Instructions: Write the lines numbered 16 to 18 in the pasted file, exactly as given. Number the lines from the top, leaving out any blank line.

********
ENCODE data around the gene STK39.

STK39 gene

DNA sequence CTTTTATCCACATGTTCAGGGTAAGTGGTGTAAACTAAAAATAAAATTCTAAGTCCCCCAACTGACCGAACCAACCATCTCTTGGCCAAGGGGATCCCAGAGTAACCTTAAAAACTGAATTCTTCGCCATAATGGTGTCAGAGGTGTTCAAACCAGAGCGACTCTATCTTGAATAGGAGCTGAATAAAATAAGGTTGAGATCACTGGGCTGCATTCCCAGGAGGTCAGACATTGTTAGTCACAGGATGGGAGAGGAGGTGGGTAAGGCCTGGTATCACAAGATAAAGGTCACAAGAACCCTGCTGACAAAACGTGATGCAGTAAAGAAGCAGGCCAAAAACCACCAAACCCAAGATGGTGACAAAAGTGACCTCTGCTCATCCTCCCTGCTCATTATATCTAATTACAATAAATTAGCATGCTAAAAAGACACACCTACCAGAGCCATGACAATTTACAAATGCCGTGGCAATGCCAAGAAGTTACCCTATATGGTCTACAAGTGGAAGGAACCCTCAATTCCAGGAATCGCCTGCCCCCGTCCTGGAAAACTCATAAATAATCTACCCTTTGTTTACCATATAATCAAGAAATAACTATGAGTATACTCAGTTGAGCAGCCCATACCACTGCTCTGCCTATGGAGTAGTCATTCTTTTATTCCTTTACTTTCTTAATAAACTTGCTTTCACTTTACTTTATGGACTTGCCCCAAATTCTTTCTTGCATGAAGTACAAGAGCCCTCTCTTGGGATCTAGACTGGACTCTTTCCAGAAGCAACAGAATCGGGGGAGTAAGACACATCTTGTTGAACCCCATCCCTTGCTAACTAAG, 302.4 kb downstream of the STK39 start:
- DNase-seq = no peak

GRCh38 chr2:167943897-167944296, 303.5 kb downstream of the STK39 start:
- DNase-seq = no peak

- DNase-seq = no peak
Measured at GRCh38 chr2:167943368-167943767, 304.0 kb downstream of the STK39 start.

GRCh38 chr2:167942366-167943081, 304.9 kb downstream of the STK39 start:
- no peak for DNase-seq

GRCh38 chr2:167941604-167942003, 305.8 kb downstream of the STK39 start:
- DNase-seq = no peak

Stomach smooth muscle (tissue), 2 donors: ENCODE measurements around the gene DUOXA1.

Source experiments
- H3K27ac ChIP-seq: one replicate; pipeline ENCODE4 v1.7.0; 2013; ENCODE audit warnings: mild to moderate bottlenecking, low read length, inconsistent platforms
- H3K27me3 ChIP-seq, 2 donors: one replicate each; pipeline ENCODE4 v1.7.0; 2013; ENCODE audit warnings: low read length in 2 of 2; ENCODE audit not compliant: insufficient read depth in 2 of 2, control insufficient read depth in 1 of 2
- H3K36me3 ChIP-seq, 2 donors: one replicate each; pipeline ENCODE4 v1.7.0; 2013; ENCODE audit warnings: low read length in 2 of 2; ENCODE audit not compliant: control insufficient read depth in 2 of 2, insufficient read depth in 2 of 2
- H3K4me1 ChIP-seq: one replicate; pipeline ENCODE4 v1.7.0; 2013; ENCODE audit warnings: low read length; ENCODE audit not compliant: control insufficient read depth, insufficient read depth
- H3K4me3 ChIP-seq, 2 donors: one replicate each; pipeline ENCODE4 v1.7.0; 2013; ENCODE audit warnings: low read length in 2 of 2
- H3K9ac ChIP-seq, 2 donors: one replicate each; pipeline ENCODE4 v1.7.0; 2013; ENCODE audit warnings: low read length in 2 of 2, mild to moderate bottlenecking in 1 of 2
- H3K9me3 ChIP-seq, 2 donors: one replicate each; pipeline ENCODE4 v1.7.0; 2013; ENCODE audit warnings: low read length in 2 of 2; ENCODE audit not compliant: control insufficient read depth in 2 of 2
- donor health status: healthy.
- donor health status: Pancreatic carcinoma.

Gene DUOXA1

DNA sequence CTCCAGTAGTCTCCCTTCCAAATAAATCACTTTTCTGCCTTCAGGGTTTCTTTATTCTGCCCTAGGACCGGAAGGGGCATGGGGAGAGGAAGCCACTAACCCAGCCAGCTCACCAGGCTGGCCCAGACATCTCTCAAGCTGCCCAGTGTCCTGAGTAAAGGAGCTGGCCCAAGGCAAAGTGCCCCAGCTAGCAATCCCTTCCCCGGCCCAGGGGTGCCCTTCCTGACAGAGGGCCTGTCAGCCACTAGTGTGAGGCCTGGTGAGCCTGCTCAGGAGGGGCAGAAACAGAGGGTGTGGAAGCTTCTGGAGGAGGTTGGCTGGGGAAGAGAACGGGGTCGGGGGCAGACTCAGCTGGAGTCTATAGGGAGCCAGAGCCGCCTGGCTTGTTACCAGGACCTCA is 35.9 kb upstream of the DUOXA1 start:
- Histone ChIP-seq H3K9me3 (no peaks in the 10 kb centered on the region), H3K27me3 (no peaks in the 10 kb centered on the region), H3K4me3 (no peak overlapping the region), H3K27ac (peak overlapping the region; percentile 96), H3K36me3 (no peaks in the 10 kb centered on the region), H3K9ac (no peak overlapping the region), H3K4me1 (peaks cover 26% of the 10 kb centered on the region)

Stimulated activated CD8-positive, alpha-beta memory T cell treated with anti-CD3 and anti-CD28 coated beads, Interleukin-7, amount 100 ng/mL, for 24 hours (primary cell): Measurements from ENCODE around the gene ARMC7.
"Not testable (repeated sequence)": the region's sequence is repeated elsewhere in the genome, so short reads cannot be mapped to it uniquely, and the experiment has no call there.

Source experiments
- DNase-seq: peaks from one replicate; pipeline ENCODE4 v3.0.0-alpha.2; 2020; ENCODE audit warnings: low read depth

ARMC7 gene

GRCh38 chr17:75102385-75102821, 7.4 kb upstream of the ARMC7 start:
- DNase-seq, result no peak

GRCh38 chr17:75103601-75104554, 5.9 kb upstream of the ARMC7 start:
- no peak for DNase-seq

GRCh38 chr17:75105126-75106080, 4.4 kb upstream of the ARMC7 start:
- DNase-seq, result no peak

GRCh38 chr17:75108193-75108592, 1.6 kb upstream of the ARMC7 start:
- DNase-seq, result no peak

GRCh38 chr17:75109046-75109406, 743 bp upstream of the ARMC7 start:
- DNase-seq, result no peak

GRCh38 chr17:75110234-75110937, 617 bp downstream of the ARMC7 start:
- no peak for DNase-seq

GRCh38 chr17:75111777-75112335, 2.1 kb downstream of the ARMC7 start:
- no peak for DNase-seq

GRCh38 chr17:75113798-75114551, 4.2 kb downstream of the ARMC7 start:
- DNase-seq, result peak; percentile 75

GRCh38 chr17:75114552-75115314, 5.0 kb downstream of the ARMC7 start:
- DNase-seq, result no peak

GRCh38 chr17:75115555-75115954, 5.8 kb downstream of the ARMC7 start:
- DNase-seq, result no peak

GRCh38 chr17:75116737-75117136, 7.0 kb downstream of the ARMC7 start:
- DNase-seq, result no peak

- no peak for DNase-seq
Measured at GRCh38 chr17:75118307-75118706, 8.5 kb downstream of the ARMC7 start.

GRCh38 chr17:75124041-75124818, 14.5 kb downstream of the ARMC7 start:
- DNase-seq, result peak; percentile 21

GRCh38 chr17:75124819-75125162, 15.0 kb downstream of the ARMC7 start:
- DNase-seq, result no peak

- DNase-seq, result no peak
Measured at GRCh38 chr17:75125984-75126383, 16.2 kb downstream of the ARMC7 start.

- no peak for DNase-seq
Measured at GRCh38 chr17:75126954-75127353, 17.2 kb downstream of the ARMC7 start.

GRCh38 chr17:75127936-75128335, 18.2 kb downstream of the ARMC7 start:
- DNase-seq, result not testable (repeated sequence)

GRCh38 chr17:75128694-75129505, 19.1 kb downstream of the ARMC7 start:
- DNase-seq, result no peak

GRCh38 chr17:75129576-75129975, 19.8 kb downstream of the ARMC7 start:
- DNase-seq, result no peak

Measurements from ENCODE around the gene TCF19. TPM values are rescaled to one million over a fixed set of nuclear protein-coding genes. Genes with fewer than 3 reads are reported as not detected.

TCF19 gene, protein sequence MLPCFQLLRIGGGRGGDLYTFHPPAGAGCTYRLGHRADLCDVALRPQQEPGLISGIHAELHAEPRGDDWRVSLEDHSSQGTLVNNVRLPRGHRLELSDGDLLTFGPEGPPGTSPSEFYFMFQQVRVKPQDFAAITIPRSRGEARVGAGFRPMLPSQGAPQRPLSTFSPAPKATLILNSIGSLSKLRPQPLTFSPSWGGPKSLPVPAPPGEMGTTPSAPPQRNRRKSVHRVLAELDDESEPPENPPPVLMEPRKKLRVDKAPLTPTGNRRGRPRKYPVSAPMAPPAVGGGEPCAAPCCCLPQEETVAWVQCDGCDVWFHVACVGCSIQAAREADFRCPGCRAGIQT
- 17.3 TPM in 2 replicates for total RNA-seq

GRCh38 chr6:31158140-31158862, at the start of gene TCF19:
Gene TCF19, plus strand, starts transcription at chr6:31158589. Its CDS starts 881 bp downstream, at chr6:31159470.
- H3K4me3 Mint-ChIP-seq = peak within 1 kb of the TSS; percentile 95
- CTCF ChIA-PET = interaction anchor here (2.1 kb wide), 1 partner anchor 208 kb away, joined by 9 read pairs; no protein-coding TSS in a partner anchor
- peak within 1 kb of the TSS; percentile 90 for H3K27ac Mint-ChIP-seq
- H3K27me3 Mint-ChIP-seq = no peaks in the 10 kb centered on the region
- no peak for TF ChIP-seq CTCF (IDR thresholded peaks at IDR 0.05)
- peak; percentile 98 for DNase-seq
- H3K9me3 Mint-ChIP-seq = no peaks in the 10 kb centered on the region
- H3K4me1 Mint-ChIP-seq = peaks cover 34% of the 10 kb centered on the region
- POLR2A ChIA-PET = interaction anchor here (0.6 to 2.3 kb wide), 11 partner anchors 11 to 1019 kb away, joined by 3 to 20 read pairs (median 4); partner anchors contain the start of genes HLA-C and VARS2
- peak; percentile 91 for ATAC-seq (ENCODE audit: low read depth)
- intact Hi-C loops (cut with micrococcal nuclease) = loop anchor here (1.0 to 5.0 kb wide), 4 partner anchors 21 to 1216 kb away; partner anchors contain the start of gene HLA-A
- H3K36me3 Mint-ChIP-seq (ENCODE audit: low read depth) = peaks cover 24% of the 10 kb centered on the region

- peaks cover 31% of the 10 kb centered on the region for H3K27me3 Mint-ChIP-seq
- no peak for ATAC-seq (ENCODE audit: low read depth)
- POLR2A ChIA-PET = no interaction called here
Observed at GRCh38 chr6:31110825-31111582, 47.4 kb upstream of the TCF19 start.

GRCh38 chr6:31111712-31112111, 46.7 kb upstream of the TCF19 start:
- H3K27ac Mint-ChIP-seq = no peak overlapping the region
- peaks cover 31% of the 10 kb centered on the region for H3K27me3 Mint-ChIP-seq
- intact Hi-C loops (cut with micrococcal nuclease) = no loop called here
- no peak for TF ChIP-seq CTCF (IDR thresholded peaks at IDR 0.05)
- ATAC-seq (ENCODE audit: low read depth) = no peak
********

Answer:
- H3K27me3 ChIP-seq, 2 donors: one replicate each; pipeline ENCODE4 v1.7.0; 2013; ENCODE audit warnings: low read length in 2 of 2; ENCODE audit not compliant: insufficient read depth in 2 of 2, control insufficient read depth in 1 of 2
- H3K36me3 ChIP-seq, 2 donors: one replicate each; pipeline ENCODE4 v1.7.0; 2013; ENCODE audit warnings: low read length in 2 of 2; ENCODE audit not compliant: control insufficient read depth in 2 of 2, insufficient read depth in 2 of 2
- H3K4me1 ChIP-seq: one replicate; pipeline ENCODE4 v1.7.0; 2013; ENCODE audit warnings: low read length; ENCODE audit not compliant: control insufficient read depth, insufficient read depth